Caldicott Review and Information Governance
INVITATION - EXPRESSIONS OF INTEREST
Closing Date: 31st August 2016
Workshop Date: 20th September 2016
Email responses and inquiries to email@example.com
I have proposed a new consent/opt-out model that describes clearly when information is used, and when patients have a choice to opt out of their personal confidential data being used.
We owe it to citizens to enable them to understand data usage as fully as they wish, and ensure that information about how data is accessed, by whom, and for what purposes, is available. This work is part of a wider dialogue that should be conducted on data use across different sectors. Health and social care data, although unique, cannot be isolated from that discussion.
Dame Fiona Caldicott (2016)
The National Data Guardian for Health and Care’s Review of Data Security, Consent and Opt-Outs (“Caldicott Review”) was published on 6th July 2016. This long awaited review comes against the background of three parallel developments. First, recognition by policymakers that significant inroads still remain to been made into ongoing concerns about public trust regarding the privacy, security and use of patients’ health information. Second, perceptions relating to the inability of the law to grapple with the conceptual and regulatory gaps resulting from the digitalisation of information, increasing use of mobile devices and social media in health care and pace of innovation in the practice of science and medicine. Third, uncertainty surrounding the political ramifications of the referendum on UK’s membership of the EU and the likely implications of the General Data Protection Regulation (“GDPR”) for entrenched norms and practices relating to consent, collection and use of health information and data sharing in medical research. The GDPR comes into force in the UK on 25 May 2018.
It will be some time before the outcome of the Public Consultation, which closes on September 7th and Government’s response are published. This Workshop is designed to stimulate discussion and undertake critical engagement with the legal, ethical and policy ramifications in light of one part of the Caldicott Review – designing a model for information sharing which embeds constitutional safeguards for individuals and vulnerable patients while harnessing the value of health information to improve direct care services and steer innovation in fields such as pharmacogenomics and clinical genomics. Developing a coherent and principled framework for “consent” and “data sharing and use” is far from straightforward in an environment of information flows and evolving health information ecosystem. The ground rules not only need to be worked out quickly but communicated clearly to the public in a meaningful way. The stakes for not gauging the public mood in particular are high, as noted by the Secretary of State in 2015:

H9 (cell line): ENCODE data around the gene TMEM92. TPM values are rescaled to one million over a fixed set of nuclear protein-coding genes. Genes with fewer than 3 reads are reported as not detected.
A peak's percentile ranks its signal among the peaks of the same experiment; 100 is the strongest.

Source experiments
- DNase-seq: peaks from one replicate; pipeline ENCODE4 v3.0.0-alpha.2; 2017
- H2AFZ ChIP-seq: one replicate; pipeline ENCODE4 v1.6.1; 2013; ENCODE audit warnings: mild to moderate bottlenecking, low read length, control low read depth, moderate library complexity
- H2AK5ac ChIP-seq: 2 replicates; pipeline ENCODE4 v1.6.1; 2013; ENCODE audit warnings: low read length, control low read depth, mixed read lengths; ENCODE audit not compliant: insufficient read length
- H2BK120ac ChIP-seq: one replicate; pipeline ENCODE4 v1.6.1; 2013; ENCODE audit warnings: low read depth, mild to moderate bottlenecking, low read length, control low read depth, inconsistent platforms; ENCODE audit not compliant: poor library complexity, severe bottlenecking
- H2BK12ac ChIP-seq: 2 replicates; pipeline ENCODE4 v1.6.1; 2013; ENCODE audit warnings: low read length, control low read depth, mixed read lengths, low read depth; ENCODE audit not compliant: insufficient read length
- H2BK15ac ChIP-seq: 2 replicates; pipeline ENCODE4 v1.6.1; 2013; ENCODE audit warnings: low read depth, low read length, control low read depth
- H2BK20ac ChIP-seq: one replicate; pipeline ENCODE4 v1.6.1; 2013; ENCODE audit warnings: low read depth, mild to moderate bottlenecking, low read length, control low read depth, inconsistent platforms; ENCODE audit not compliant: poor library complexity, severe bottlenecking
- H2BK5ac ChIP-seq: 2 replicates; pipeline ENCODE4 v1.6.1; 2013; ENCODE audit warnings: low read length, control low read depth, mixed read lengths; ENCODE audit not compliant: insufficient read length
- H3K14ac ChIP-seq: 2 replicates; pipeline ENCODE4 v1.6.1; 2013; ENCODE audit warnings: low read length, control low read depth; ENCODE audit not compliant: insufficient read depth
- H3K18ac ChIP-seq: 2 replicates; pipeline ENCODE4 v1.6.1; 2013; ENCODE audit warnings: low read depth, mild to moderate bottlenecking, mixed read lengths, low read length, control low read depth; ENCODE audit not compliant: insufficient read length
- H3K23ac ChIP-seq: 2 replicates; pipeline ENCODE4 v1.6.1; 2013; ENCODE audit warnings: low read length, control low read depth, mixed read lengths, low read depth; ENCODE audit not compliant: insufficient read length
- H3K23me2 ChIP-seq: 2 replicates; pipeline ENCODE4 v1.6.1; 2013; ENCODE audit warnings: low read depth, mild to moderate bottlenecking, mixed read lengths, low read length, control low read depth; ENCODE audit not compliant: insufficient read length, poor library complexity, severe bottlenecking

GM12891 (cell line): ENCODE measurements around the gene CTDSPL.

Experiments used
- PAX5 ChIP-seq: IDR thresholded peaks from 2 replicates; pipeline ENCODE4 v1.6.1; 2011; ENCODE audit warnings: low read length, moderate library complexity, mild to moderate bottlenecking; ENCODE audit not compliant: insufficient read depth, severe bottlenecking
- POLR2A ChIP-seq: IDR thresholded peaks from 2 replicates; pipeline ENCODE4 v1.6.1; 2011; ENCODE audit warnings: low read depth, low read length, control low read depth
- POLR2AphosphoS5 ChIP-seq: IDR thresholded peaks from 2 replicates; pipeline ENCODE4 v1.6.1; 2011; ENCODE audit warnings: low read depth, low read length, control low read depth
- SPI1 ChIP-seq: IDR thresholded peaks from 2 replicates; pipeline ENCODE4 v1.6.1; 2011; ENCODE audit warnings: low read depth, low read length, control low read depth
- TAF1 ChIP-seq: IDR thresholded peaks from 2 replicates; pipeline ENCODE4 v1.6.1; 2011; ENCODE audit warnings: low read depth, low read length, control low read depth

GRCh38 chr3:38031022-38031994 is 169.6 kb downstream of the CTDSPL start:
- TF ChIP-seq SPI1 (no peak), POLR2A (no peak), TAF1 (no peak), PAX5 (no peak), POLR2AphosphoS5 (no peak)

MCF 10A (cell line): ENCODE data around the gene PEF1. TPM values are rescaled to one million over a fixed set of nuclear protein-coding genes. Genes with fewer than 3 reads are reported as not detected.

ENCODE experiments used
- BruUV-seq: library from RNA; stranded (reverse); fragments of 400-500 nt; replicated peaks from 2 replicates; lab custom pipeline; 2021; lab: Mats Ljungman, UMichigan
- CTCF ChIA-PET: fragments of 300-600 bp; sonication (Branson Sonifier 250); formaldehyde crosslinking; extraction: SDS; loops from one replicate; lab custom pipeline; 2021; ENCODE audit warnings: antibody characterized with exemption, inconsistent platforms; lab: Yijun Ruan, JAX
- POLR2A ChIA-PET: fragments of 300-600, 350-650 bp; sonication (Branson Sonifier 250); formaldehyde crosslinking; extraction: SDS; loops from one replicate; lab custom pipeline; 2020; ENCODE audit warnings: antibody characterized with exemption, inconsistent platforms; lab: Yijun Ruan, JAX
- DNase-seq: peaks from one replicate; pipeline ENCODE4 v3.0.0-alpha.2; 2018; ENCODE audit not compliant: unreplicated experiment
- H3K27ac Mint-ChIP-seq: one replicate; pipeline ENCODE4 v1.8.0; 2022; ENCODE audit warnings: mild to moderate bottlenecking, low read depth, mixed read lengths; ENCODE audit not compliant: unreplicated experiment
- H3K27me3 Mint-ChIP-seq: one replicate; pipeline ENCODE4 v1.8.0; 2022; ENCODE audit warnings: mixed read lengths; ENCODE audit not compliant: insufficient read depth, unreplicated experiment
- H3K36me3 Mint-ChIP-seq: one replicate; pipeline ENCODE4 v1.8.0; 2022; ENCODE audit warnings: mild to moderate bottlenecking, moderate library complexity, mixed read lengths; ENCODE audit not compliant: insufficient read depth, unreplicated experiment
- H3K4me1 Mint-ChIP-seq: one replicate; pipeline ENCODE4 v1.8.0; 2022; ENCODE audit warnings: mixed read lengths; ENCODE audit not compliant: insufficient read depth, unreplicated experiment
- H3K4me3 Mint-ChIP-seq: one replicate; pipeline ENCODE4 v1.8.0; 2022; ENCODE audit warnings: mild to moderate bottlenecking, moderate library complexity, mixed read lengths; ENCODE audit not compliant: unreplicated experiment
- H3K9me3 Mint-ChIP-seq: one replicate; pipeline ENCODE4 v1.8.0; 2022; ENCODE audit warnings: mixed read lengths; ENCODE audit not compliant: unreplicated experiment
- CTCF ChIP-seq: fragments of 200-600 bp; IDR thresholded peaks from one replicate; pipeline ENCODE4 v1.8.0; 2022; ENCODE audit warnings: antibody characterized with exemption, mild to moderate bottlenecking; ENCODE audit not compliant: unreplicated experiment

Exciting though this all is, we will throw away these opportunities if the public do not believe they can trust us to look after their personal medical data securely. The NHS has not yet won the public’s trust in an area that is vital for the future of patient care.
Dame Fiona Caldicott’s warning about regulatory inertia is also worth recounting:
There has been little positive change in the use of data across health and social care since the 2013 Review and this has been frustrating to see.
The Workshop proceeds on the footing that interdisciplinary engagement will provide the type of understanding necessary to provide an empirical basis for assessing the likely legal, ethical, technical and clinical challenges emerging from the Caldicott Review’s Recommendation for a new consent/opt out model. More specifically, the Workshop aims to anticipate the future direction of policymaking in relation to implementing the:
1. Options for patient consent;
2. Use of health information for delivery of clinical care services and advance the practice of medicine; and
3. Development of innovative governance models.
Position papers and provocation pieces (maximum 1000 words) are welcomed particularly from scholars, researchers, practitioners and representatives from the healthcare sector organizations and industry, which address the following questions:
1. Does the Caldicott Review’s Recommendation for a new consent/opt out model point towards a much needed shift in cultural, ethical and legal mindset that requires fresh thinking about the provenance of consent and the ethics of data sharing within research, clinical care and delivery of NHS services?
2. Which specific recommendations made by Dame Fiona Caldicott for a new consent/opt out model should we prioritise?
3. What regulatory, design and participatory model (s) of information governance will enable patients’ rights to be reinforced while steering innovation?